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I'm new to Spring 3, and its fancy additional annotations in particular

I have no idea how to have a controller class B, that extends controller class A, where A is defined via the xml files to have something useful - say, a db connection or whatever.

If I have an (abstract) parent bean A, and a concrete bean B, and B is a controller, AND i'm using the annotations-auto-wiring (you know, <context:component-scan base-package="package"/> ), can I somehow tie B to A? Do i use annotations? Where do i define A, given that A needs to have some random spring bean put into it?

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2  
If you want answers, ask clear, concise questions--doesn't seem that overbearing. –  Dave Newton Dec 1 '11 at 18:02
    
Prefer composition over inheritance. Don't put that db connection in a controller class, put it in a db connection class. Your class B can then depend on a db connection, and when a B is needed it will be created and injected with the db connection. –  Nate W. Dec 1 '11 at 21:30

2 Answers 2

up vote 2 down vote accepted

Having a database connection in your controller, as @Shakedown mentions, is a bad practice. I know it's just an example, but I wanted to make sure that was pointed out.

With Spring annotations, you can get away from XML almost completely, for most projects.

It is common to have an AbstractController class, from which other concrete classes are derived.

@Controller
@RequestMapping(value = "/action")
public class AController extends AbstractController
{
    @Autowired
    private AService aService;
    ...
}

Dependencies can be injected into Spring classes using the @Autowired annotation. If you want to inject dependencies into your AbstractController, which is not technically a Spring managed class - you can make it one simply by adding the @Component annotation.

@Component
public abstract class AbstractController
{
    @Autowired
    protected CommonService commonService;

    @ExceptionHandler(MyException.class)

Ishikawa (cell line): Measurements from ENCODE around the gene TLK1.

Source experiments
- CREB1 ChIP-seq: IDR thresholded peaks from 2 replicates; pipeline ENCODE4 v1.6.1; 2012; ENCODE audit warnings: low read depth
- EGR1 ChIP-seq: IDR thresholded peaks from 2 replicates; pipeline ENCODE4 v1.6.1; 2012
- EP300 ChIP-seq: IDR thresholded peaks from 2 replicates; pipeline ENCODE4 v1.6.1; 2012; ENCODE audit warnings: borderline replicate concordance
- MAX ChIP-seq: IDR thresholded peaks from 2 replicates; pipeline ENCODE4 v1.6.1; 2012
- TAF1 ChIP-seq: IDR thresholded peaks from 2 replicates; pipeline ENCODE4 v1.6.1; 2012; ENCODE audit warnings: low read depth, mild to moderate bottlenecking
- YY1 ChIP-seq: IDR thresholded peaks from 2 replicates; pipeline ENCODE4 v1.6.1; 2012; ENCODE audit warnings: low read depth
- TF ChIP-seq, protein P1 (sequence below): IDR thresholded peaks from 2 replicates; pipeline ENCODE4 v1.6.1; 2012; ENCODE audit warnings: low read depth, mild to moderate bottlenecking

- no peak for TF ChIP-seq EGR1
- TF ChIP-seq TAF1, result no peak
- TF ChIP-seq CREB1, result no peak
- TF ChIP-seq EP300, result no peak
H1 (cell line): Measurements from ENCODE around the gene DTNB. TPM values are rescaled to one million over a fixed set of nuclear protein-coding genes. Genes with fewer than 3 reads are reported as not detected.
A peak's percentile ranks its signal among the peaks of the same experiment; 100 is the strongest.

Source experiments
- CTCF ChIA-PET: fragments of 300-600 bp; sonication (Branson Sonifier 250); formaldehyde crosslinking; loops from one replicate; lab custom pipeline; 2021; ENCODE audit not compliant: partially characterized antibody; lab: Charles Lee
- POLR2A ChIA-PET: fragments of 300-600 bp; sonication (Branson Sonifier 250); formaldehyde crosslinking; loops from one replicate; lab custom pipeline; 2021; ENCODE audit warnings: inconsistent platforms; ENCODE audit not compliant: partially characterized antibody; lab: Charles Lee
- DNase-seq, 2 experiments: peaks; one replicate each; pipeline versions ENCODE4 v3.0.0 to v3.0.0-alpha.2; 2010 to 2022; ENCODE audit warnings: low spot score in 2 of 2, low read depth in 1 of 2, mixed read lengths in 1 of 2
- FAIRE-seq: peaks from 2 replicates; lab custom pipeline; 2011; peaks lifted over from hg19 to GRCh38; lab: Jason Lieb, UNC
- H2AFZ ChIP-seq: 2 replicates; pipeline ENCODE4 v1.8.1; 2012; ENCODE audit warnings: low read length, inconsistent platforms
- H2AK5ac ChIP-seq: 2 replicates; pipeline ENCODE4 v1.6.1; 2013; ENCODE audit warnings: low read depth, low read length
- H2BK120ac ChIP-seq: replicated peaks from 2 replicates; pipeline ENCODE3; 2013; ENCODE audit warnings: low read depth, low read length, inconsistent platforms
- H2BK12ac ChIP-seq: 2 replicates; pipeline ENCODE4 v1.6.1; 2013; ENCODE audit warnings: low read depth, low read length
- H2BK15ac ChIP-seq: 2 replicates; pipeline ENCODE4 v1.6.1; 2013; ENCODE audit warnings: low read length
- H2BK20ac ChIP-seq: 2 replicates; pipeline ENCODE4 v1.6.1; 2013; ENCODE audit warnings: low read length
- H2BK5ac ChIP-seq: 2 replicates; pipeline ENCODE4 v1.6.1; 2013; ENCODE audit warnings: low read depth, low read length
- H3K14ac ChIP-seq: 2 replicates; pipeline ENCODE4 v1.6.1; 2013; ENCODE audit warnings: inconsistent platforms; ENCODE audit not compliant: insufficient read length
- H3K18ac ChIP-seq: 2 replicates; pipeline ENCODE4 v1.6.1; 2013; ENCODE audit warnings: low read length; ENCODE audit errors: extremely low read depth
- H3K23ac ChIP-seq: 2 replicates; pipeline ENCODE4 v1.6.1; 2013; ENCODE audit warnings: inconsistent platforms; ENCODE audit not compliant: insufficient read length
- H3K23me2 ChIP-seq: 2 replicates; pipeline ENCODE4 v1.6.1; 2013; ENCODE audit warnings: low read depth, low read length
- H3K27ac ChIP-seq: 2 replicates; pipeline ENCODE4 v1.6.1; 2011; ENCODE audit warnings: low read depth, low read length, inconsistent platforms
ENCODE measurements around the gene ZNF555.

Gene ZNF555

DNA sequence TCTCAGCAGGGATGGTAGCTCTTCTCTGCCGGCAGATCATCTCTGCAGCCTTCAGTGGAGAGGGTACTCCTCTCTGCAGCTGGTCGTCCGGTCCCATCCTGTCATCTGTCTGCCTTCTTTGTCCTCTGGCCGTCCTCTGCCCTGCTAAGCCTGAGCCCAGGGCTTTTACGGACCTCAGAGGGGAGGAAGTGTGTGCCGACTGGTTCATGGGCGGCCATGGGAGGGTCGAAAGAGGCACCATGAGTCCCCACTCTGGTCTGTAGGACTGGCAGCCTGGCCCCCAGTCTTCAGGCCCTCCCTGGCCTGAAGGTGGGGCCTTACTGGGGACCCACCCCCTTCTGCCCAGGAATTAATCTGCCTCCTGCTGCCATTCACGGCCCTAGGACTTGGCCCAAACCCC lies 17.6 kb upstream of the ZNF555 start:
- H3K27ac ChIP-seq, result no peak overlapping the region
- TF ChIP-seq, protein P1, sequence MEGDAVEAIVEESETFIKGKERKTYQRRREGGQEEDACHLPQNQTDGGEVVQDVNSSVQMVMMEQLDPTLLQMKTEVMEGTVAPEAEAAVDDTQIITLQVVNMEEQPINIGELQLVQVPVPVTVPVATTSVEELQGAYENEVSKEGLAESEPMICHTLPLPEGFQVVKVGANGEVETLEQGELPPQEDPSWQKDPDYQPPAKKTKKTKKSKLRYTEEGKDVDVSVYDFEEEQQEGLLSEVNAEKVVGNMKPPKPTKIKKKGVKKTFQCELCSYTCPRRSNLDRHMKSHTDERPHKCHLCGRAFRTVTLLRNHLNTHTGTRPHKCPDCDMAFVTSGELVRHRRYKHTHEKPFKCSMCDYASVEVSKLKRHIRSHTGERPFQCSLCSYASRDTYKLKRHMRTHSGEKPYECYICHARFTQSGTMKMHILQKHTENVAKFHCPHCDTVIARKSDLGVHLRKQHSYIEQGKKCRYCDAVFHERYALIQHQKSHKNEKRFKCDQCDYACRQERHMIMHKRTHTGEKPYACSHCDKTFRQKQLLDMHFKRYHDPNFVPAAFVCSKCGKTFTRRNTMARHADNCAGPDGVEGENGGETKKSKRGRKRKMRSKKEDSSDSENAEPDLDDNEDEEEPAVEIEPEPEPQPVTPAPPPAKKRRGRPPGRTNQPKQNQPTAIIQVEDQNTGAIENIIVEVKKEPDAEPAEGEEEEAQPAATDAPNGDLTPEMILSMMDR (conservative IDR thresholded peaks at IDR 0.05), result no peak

public ModelAndView handleMyException(MyException e)
    {  
        ModelAndView model = new ModelAndView();

        model.addObject("errorMessage", e.getMessage());

        model.setViewName("error");

        return model;
    }

    ...
}

You can then use the dependency in your subclasses.

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Thanks that was what i wanted! But question, why would I try and override the AbstractController, instead of just defining my own AbstractController-derived abstract class? –  bharal Dec 2 '11 at 20:40

This isn't really an answer - but it is the solution for i took in the end! It pretty much just expands on the answer given by Beau and skaffman, I'm just putting it here to be complete.

Given:

@Controller
class B extends A {

... B things done here! They use something!

}

and

abstact class A {

 private Object something;

 public void setSomething(Object something);
 public Object getSomething();
}

and where I used to have:

<bean id="A" abstract="true"
    class="package.to.A">
    <property name="something">
        <bean ref to something here>
    </property>        
</bean>

and

<bean id="B" parent="A"
    class="package.to.B">
</bean>

I know have (dun dun DUUUN):

<context:component-scan base-package="package.to.A"/>

<bean ref to something here with an id - it was an inner bean before>

<!-- no A or B beans defined -->

and

abstact class A {

 @Autowired
 private Object something;

 public void setSomething(Object something);
 public Object getSomething();
}

I didn't need the @Component on my AbstractController-derived abstract class, but I take it you mean i need the @Component if I want to do something with abstractController?

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